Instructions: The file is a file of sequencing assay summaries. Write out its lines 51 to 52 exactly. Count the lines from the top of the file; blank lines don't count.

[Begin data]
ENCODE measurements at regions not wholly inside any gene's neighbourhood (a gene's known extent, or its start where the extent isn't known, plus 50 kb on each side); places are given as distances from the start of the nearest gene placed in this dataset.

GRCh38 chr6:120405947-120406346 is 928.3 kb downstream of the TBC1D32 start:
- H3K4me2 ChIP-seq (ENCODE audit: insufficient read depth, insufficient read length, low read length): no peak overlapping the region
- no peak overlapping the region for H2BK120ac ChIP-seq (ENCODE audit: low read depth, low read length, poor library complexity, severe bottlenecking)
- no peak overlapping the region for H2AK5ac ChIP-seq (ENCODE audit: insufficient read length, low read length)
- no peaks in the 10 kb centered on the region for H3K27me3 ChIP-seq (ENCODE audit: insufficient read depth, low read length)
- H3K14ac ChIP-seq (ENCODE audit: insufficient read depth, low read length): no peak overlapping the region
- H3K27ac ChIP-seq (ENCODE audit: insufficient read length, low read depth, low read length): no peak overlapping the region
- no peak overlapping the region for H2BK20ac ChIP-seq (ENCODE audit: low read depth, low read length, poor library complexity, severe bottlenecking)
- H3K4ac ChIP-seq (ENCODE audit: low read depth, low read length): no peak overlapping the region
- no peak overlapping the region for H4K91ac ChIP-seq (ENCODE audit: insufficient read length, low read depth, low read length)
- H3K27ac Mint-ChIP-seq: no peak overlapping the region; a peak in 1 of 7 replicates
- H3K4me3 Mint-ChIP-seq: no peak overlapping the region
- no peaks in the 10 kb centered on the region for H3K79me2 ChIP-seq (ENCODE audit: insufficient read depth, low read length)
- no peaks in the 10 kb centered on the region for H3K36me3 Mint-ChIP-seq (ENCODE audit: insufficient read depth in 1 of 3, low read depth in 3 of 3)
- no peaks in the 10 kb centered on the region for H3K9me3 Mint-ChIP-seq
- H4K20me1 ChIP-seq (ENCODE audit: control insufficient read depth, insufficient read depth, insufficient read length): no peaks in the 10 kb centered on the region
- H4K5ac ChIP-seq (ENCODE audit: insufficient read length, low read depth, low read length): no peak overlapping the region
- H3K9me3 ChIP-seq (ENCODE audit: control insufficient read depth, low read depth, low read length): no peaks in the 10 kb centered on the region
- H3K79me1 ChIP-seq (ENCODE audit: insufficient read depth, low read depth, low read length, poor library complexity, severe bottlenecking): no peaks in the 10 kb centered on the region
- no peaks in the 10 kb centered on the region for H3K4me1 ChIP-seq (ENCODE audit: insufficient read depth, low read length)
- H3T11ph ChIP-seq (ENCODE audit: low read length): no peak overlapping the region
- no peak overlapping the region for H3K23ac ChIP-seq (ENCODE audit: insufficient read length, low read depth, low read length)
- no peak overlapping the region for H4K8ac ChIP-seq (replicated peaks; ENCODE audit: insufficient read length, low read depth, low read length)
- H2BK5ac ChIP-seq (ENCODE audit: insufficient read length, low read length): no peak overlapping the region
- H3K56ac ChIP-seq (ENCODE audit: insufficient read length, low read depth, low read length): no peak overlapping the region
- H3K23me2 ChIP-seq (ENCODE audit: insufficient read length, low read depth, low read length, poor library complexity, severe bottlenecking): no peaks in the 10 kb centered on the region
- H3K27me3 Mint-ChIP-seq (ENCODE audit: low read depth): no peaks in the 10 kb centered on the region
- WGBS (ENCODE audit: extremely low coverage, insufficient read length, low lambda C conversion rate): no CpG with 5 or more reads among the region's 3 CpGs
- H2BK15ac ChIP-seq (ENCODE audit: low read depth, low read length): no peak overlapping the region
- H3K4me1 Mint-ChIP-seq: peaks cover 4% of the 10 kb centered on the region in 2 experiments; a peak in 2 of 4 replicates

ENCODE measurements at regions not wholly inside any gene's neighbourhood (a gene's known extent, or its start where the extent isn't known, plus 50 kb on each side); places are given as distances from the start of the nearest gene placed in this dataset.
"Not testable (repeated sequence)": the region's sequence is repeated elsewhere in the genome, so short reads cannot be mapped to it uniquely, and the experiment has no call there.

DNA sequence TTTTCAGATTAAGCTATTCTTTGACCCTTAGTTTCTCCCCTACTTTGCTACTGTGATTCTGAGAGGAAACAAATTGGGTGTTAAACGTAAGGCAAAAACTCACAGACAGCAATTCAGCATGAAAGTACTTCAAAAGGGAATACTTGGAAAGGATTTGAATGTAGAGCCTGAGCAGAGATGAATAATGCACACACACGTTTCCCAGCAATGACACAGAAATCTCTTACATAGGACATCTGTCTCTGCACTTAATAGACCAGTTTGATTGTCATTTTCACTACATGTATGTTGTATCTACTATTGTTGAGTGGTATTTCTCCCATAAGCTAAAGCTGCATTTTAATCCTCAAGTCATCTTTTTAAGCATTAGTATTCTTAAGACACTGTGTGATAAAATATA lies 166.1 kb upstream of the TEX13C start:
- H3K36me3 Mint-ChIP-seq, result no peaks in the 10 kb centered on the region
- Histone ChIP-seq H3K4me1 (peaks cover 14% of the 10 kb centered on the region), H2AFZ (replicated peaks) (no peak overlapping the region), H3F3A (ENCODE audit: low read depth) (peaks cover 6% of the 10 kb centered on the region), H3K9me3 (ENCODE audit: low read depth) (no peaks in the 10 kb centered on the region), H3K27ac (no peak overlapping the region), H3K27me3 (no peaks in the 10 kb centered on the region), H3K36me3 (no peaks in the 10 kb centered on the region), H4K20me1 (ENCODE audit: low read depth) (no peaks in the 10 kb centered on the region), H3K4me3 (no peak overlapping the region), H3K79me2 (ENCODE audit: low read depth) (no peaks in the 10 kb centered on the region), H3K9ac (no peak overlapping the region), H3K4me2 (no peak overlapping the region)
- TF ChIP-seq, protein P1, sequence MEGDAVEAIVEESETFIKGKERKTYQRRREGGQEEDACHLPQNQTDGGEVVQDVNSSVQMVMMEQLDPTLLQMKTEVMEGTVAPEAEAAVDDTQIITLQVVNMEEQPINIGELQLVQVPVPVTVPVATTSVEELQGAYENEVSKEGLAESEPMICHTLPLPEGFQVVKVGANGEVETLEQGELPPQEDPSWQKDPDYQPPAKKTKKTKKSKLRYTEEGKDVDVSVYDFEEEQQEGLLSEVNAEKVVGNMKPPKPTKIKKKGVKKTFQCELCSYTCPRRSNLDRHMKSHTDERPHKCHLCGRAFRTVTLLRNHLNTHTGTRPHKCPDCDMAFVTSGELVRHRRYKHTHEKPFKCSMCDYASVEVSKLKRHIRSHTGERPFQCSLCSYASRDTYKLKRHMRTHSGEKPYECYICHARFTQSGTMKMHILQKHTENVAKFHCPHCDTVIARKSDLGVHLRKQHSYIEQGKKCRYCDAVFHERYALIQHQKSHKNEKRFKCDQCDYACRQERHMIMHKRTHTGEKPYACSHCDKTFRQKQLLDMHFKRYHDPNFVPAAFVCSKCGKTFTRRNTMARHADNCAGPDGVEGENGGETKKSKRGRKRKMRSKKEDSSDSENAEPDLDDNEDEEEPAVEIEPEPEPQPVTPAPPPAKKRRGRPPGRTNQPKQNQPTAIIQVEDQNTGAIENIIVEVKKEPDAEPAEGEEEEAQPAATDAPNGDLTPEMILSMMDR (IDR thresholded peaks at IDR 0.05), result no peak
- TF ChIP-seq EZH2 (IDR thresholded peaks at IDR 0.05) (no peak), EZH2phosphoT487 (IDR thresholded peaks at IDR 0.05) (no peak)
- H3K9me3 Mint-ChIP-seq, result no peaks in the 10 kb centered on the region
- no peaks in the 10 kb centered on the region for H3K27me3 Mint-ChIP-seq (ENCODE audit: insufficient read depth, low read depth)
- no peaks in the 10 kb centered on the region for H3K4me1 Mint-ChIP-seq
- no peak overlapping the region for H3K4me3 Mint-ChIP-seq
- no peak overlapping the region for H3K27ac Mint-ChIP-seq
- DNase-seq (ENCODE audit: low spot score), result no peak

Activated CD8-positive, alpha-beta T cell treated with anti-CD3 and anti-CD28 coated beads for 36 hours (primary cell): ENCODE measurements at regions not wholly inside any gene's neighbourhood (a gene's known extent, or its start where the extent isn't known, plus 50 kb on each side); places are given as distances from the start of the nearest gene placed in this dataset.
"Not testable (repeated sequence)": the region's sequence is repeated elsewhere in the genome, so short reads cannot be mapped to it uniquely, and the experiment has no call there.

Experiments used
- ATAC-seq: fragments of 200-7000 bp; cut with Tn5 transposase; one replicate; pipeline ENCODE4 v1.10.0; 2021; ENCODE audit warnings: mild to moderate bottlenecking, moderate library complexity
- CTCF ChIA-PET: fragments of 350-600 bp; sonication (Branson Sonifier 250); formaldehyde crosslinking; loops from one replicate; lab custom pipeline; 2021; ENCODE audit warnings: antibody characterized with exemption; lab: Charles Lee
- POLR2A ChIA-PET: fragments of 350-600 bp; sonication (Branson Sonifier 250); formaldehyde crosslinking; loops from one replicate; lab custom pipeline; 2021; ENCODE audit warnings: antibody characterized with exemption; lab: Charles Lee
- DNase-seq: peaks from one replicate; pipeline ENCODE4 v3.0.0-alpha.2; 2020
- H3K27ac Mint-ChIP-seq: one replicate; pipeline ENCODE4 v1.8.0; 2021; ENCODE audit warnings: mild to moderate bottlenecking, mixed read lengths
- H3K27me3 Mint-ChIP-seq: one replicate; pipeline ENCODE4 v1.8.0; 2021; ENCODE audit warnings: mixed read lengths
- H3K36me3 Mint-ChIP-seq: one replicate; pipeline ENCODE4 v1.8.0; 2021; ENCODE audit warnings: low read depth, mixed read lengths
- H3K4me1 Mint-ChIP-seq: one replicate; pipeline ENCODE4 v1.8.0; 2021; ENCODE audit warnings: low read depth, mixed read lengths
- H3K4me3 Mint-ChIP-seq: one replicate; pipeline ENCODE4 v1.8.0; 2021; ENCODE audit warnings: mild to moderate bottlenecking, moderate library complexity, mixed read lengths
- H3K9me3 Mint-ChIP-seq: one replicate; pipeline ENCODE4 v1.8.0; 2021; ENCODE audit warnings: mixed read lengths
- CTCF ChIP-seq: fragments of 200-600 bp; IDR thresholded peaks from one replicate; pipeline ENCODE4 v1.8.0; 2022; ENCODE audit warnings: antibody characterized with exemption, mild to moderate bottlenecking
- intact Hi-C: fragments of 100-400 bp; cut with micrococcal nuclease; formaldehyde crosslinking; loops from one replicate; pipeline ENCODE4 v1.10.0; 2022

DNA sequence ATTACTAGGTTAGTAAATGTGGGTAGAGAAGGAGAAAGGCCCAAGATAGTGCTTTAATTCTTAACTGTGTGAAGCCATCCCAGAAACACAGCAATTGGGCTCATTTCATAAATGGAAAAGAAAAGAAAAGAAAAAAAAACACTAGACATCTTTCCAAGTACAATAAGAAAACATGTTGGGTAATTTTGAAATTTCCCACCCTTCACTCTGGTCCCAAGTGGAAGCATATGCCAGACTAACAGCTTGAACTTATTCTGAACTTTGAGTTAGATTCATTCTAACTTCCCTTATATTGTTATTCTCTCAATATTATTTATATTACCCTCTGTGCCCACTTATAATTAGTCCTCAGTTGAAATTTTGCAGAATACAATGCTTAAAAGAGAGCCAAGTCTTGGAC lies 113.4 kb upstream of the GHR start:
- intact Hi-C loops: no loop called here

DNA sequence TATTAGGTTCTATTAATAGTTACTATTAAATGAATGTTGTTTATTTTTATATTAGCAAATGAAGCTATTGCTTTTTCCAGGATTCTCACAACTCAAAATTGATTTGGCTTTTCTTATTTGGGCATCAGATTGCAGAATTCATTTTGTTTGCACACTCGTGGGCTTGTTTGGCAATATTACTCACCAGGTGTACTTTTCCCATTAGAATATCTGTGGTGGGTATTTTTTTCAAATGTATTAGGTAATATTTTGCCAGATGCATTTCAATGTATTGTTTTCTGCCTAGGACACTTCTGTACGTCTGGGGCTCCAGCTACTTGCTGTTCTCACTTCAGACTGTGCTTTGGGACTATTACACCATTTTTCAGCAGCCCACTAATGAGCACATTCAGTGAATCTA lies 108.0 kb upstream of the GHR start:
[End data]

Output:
- DNase-seq: peaks from one replicate; pipeline ENCODE4 v3.0.0-alpha.2; 2020
- H3K27ac Mint-ChIP-seq: one replicate; pipeline ENCODE4 v1.8.0; 2021; ENCODE audit warnings: mild to moderate bottlenecking, mixed read lengths